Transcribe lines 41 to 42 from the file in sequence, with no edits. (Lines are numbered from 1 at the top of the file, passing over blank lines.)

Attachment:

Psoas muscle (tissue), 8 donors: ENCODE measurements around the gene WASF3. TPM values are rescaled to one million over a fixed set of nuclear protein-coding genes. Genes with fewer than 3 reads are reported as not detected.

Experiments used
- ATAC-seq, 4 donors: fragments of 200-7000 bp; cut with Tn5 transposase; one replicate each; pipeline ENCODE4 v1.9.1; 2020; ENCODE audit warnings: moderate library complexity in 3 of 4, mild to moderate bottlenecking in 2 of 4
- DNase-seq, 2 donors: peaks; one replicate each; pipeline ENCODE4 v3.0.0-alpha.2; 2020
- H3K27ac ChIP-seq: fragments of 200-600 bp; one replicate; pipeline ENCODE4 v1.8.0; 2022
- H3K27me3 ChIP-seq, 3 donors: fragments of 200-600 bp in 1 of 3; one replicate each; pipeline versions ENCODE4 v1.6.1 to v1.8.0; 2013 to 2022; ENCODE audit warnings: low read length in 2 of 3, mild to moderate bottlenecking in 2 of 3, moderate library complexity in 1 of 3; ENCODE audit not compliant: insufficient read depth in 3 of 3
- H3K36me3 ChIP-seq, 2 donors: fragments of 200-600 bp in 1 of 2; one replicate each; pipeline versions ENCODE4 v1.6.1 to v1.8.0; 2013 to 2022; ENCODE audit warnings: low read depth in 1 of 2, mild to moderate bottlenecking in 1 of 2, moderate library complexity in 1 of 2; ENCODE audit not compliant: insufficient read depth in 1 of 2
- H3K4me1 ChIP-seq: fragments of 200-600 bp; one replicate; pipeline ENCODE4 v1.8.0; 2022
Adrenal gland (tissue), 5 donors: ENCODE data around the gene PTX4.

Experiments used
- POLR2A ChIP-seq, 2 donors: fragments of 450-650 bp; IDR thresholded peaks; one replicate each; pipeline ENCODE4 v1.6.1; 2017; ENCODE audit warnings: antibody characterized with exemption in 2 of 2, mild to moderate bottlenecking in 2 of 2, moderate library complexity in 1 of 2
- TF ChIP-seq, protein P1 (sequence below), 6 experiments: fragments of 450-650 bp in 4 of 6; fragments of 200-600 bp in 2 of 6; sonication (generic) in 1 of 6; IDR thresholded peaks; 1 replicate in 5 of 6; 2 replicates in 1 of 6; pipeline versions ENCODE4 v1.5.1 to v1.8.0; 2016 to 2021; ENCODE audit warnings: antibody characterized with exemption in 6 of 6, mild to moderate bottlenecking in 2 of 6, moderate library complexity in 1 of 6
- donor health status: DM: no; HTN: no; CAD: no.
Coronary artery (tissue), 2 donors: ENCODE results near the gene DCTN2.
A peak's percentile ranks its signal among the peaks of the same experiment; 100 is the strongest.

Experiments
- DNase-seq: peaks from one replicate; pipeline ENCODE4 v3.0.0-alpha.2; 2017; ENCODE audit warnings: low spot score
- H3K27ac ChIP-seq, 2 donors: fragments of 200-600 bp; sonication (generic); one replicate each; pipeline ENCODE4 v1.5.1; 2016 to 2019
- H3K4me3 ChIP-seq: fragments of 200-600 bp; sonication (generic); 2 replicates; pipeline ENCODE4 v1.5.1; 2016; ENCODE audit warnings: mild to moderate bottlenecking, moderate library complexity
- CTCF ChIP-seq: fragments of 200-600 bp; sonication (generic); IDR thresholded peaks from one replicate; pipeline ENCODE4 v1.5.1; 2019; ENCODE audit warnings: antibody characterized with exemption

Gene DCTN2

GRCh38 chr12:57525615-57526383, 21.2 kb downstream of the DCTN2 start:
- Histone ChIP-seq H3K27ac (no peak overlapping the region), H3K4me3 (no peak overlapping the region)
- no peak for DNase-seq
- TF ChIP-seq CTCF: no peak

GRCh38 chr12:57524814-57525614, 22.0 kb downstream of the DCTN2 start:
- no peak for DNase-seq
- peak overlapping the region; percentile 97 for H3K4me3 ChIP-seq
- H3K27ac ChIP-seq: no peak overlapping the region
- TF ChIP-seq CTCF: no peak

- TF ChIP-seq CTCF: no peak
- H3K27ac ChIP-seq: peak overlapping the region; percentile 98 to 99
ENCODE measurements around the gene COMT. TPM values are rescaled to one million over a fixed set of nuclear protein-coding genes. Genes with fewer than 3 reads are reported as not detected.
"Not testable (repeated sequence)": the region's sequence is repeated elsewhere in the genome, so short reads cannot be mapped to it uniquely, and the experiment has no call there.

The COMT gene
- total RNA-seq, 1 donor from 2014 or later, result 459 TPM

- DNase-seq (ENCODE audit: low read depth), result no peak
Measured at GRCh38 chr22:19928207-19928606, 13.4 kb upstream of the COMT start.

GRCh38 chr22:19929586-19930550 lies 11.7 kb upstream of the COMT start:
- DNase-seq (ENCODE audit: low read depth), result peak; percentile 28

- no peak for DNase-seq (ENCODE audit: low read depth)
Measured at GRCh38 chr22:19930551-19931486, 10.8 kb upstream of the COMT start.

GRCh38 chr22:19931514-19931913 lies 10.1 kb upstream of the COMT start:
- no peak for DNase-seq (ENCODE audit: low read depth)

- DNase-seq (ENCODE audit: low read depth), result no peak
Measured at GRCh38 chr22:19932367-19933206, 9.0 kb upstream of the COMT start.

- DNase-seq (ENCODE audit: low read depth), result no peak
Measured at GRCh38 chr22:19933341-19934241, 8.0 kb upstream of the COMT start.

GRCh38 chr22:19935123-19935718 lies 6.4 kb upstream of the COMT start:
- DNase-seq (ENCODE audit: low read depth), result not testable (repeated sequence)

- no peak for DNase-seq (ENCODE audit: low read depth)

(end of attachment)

- no peak for DNase-seq (ENCODE audit: low read depth)
Measured at GRCh38 chr22:19930551-19931486, 10.8 kb upstream of the COMT start.